Mysore boasts of maiden museum in South India on champion of Dalits
The University of Mysore on Friday dedicated a museum on former deputy prime minister the late Babu Jagjivanram — becoming the first varsity in south India to house the facility.
The museum and Dr Babju Jagjivan Ram Studies, Research and Extension Centre — both located in Manasagangotri — was dedicated by social welfare minister A Narayan Swamy.
The museum, comprising 45 rare photographs of Babuji, as Jagjivanram was fondly addressed by his acolytes, gives a peek into the unblemished life of the champion of Dalits.
A spacious hall on the first floor of the study centre has been converted into a museum. Most of the photographs, although in black and white, includes Babuji’s moments with his family members, meeting with India as well as foreign dignitaries, foreign tours and also the day before he lost the chance of being elevating to the post of prime minister.
The Indian dignitaries include; Morarji Desai, Indira Gandhi, Chandrashekar and Atal Behari Vajpayee, who later went on to become prime ministers, Jayprakash Narayan to name a few.
Babuji and Chandrashekar closeted in a place, following the failure of prime minister Chowdhury Charan Singh to prove his majority in the Parliament is significant as the caption reads; the then President Neelam Sanjeev Reddy had promised to invite Babuji to form the government, but only to dissolve the house later.
His 68th birthday celebration with his daughter, now Lok Sabha speaker Meira Kumar, wife addressed Maiji and others, presiding over the third conference of Bombay (now Mumbai) depressed classes league in 1951, a visit to USSR with then president of India Babu Rajendra Prasad in 1960, conferring of honorary doctorate at a convocation of Vikram University in 1967 among other exhibits kindles interest on delving into the life of the rare politician.
When the netas at present are on a war path, crossing sword on every given occasion, a photo of then prime minister Jawaharlal Nehru along with Babuji waving tri-colour, Sardar Hukum Singh, Y D Chari and Satya Naraian Sinha walking down the route during Republic Day parade of 1963 displays rare bonhomie.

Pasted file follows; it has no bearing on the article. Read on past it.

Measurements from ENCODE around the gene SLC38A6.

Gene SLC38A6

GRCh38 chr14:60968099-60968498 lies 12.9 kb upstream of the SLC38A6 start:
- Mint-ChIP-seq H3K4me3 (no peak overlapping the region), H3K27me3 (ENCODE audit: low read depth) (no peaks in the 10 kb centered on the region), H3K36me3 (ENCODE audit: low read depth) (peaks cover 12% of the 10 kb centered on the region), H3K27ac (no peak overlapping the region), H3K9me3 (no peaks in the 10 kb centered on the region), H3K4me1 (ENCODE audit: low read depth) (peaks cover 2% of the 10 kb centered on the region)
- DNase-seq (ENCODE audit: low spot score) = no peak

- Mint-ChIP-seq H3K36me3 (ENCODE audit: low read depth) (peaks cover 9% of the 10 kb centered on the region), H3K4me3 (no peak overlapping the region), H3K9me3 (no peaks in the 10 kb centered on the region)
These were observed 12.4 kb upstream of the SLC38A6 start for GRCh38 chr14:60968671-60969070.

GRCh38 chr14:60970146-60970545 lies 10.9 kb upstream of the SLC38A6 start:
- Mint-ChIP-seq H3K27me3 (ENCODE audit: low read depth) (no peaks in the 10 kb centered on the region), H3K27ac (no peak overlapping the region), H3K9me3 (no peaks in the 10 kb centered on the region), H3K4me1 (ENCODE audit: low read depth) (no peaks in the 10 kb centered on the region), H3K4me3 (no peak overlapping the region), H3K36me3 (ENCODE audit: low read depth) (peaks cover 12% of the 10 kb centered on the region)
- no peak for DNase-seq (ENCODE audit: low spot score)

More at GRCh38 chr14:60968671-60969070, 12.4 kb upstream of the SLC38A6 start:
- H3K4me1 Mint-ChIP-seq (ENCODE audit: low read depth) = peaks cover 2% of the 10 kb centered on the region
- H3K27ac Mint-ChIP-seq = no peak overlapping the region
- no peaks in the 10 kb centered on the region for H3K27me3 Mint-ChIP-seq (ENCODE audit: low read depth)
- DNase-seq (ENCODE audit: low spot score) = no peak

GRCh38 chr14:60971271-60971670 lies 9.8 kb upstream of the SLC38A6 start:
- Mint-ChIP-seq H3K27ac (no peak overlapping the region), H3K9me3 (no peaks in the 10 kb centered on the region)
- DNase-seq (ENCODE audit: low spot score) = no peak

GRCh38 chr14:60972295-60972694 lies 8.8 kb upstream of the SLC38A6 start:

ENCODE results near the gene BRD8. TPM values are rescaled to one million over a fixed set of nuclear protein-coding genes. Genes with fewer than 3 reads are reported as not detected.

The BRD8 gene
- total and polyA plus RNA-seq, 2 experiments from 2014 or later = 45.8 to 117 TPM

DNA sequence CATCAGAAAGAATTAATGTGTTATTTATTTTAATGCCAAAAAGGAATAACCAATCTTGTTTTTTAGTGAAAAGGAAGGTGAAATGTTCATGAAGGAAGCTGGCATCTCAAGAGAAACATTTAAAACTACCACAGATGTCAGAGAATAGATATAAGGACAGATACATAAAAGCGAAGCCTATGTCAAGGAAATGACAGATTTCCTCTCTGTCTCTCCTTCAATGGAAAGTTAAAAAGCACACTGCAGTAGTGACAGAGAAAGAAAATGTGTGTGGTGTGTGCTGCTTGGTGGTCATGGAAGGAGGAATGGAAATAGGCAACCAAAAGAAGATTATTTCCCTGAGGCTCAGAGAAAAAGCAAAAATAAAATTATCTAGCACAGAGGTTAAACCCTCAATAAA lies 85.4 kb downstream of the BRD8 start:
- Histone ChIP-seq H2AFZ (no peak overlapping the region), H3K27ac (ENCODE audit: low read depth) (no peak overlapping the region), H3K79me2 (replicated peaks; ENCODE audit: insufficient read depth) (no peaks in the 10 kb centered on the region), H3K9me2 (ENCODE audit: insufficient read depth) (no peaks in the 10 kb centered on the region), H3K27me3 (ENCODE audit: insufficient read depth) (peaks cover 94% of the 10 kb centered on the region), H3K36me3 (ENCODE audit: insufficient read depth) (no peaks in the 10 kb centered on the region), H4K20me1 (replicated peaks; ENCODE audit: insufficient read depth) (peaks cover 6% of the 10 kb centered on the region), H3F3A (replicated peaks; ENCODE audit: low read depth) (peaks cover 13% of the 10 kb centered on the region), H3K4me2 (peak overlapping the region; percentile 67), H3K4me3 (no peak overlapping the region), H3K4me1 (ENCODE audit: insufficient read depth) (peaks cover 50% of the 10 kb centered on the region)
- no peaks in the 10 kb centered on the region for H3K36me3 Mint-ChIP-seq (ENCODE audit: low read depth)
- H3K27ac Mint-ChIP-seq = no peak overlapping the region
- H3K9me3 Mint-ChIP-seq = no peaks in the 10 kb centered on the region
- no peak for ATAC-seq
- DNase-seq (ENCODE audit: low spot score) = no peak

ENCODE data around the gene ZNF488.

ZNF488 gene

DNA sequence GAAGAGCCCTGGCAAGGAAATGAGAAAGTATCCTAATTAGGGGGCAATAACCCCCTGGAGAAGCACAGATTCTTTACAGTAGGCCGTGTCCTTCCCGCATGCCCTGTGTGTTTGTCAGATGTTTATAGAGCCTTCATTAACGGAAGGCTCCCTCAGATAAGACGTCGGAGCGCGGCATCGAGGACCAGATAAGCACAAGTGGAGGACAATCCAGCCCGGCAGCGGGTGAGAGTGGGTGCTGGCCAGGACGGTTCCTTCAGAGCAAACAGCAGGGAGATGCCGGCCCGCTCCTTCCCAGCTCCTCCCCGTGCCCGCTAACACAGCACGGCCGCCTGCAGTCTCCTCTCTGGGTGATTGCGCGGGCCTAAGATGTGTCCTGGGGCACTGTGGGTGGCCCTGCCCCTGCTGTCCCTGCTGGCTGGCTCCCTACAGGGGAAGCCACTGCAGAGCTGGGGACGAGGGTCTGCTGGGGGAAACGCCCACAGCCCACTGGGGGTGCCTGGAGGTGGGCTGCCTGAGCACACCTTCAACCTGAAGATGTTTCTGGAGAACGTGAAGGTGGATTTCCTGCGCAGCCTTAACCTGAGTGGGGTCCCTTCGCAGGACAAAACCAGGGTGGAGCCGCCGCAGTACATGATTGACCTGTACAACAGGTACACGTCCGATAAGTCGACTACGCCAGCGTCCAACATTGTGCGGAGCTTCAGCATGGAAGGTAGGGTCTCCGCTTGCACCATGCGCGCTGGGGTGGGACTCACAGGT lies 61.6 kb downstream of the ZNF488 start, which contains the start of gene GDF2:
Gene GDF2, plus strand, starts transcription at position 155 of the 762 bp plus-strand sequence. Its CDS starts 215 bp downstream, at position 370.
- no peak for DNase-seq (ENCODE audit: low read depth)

Another key exhibit is the moment Godavari river water dispute that was solved with the intervention of babuji caught in frame. Chief ministers of five states; Karnataka, Maharashtra, Orissa (now Odisha), Andhra Pradesh and Madhya Pradesh signing an agreement in tandem in the presence of Babuji, still has a relevance.
Captions in both Hindi and English make it easier for visitors to follow the photographs.
A biodata of babuji; right from his date of birth April 05, 1908, to death; July 06, 1986, with his political life in between, and his principles and words of appreciation by other stalwarts, also among the exhibits make the museum complete.
From his maiden election to Lok Sabha from Sasaram constituency in Bihar in 1952 till his death, he had been the member of the lower house of the Parliament eight times in a row.
Books on babuji, besides those authored by him; in Kannada, Hindi and English languages are also on display.
Addressing a gathering later, minister A Narayan Swamy announced that there is no dearth of funds for development of the museum and other welfare schemes of his department. Medical education and district in-charge minister S A Ramdas said the study centre should be an opportunity for students to study various faces of the leader. He appealed to the youth, irrespective of caste, to make use of the facility.
Vice-chancellor of University of Mysore V G Talawar, registrar P S Naik, director of the centre Mylahally Revanna, ex-MLC C Ramesh, syndicate member Devaiah and ex-deputy mayor Krishna were present.